Opposition disturbs Modi when he speaks in Parliament: BJP's swipe on Manipur issue
The BJP on Monday (July 31) lashed out at the Opposition over its demand for Prime Minister Narendra Modi to make a statement in both Houses of the Parliament on the Manipur crisis, and said its members have frequently interrupted the prime minister when he has spoken in the Parliament in the past.
The Opposition in the Rajya Sabha on Monday stayed firm on its demand for a detailed discussion on the Manipur issue in the House and refused to settle for the government’s offer for a short one under Rule 176 of the upper house of Parliament.
It is clear that the opposition has been shedding “crocodile tears” over the situation in the state, Finance Minister Nirmala Sitharaman told reporters as both Houses of Parliament were adjourned following uproar over the demand by INDIA bloc parties that Modi should speak on the issue first before any discussion.
“When he (Modi) stands up to reply what noise and disturbance they create. They did not have the courtesy to listen to him. Today they insist. What an irony,” Sitharaman said, while her ministerial colleagues from the ruling party also hit out at the opposition over continuing disruptions in Parliament.
In his reaction, Union minister Piyush Goyal rejected the Opposition’s criticism of the government for pushing its legislative agenda in Parliament and not taking up the no-confidence motion, saying neither rules nor precedents make it mandatory for the ruling party to prove its majority first.
The Leader of the House in Rajya Sabha told reporters that everyone knows the government enjoys a two-thirds majority in Lok Sabha and the numbers strongly favour it.
Union Minister Anurag Thakur accused the opposition of running away from a debate in Parliament on the ethnic violence in Manipur and wondered what was the use of getting elected if they wanted to raise issues on the streets.
Slamming the Opposition for its demand for Modi’s statement, Sitharaman said, “Why do you want to presume that everything has to start and end as per your demands? Are you concerned about Manipur or are you doing politics?”
She asked opposition parties to tell Parliament what they heard during their recent visit to the violent-hit northeast state.
“They are shifting the goalposts,” she said.
‘Intentions are black’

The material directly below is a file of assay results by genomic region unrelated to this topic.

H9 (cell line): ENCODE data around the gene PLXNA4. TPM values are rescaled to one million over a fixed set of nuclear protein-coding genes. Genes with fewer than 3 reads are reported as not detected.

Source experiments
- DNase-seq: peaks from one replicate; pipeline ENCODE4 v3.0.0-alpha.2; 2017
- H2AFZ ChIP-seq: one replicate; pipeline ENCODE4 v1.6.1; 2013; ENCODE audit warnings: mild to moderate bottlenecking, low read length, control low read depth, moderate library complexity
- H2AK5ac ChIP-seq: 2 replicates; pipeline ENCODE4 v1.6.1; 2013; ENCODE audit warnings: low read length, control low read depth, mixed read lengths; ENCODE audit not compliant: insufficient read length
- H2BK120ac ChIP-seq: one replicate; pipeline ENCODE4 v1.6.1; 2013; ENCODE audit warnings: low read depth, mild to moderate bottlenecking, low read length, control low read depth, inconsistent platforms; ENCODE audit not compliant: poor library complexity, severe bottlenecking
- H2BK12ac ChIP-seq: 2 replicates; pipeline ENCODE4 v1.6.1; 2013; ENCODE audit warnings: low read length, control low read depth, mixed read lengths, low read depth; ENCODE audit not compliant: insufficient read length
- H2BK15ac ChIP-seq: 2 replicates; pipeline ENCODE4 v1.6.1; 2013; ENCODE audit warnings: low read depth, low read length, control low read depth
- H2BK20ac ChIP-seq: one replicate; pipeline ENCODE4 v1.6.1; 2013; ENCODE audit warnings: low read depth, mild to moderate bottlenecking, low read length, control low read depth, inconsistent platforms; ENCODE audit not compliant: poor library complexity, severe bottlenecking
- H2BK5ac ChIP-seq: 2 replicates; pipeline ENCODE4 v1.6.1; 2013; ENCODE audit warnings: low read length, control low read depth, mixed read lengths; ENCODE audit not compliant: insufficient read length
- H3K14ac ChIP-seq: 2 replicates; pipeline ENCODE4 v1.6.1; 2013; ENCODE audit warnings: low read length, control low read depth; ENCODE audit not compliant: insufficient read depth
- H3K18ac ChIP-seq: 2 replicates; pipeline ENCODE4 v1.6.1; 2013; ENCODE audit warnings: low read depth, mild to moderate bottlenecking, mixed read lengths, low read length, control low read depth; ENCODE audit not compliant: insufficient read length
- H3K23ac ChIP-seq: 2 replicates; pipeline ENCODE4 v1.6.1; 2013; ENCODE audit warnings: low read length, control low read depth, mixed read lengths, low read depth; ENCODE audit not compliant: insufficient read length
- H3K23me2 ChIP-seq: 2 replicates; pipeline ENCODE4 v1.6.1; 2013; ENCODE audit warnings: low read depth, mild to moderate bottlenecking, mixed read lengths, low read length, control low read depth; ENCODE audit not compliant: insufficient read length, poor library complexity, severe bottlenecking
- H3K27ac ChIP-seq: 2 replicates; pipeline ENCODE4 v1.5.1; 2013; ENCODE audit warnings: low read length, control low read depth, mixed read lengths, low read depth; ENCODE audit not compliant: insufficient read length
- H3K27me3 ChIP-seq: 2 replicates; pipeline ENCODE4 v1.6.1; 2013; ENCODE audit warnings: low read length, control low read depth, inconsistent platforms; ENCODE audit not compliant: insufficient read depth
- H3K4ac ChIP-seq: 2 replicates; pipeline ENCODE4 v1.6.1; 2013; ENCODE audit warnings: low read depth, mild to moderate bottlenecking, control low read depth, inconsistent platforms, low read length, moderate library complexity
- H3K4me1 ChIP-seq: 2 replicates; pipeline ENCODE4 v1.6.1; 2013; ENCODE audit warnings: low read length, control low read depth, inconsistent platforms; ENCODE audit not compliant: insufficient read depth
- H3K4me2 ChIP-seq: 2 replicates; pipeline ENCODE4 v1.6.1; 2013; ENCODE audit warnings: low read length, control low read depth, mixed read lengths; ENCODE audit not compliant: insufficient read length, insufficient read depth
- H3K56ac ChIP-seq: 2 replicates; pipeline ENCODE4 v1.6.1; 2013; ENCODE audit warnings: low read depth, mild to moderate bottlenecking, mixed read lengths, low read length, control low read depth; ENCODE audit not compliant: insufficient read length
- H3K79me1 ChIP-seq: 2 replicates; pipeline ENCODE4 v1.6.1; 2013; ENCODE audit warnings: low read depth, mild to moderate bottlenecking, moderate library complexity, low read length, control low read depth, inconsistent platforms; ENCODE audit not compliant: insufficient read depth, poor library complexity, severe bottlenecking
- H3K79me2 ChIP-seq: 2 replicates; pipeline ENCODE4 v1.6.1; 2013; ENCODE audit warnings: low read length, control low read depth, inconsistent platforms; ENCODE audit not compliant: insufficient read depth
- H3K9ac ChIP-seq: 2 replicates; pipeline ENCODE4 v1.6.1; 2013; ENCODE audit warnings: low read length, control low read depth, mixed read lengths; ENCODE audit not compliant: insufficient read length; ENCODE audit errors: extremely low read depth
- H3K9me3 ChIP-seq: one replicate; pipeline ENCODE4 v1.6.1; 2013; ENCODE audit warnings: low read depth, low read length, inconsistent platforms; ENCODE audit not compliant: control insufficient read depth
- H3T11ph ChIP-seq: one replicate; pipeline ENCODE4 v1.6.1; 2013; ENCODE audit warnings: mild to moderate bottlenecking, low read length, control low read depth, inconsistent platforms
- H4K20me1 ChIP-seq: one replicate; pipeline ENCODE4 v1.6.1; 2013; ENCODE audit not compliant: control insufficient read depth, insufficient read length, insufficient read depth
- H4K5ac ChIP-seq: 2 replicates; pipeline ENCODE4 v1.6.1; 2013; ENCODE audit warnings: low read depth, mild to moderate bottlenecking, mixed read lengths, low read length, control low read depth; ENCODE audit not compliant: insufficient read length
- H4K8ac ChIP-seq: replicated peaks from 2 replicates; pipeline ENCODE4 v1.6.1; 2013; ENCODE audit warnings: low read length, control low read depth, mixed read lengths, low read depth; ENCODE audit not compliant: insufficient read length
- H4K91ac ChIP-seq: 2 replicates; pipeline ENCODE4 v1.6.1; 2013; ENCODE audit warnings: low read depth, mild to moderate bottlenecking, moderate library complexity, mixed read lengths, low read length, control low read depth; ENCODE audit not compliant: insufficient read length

“Like the black shirts they wore in protest, their intentions are also black,” she added, criticising opposition members.
Manipur was hit by nearly a year-long blockade with the supply of essential commodities affected when the Congress was in power at the Centre and in the state, she said.
“Did any home minister go to Manipur then? Our Home Minister Amit Shah was there for three days. He visited relief camps, spoke to people and ensured that every relief is provided,” Sitharaman said.
“Only a then minister of state for home had visited the state briefly during the Congress-led UPA rule,” she said.
She said several opposition members, including John Brittas, Manoj Kumar Jha and A D Singh, were listed as participants in the debate taken up in Rajya Sabha, while accusing their parties of doing politics over the situation in Manipur.
The Opposition has been demanding that the debate be taken up under a rule which provides for voting and only after Modi speaks on the issue.
Several opposition members have also said that their no-confidence motion against the government should be taken up in Lok Sabha first and claimed that it is wrong for the treasury benches to push through bills before this.
Goyal, however, said that there are no rules to do so and added that precedents also do not support such an argument.
It is the Speaker’s prerogative to decide when to take up the no-confidence motion, and the government is ready whenever it is taken up, the minister said.
Congress MP Manish Tewari has claimed that all bills passed after the no-confidence motion was admitted in the Lok Sabha are “constitutionally suspect” and asserted that any substantive legislative business must succeed the outcome of the motion, not precede it.
The former Union minister also said the 10 days for scheduling a discussion on the no-confidence motion tabled in the Lok Sabha cannot be used to “steamroll” bills. Some other opposition members have echoed his view.
Opposition running away from debate
Goyal also hit back at the opposition bloc INDIA after its delegation of MPs highlighted people’s suffering in Manipur after visiting the state and demanded a discussion in Parliament, saying it is these parties that are running away from a debate.
“If you have to raise issues on the streets, then what is the use of getting elected to the House,” Thakur told reporters outside Parliament asserting that the government was ready for a debate on the situation in Manipur.
Home Minister Amit Shah had said that he was ready for a debate in Parliament on the Manipur situation.
“I would request the opposition to please come to the House, take part in the discussion. The government is ready to discuss whatever issue they want to raise. What is the compulsion of the opposition that it is running away from debate,” Thakur said.
(With inputs from agencies)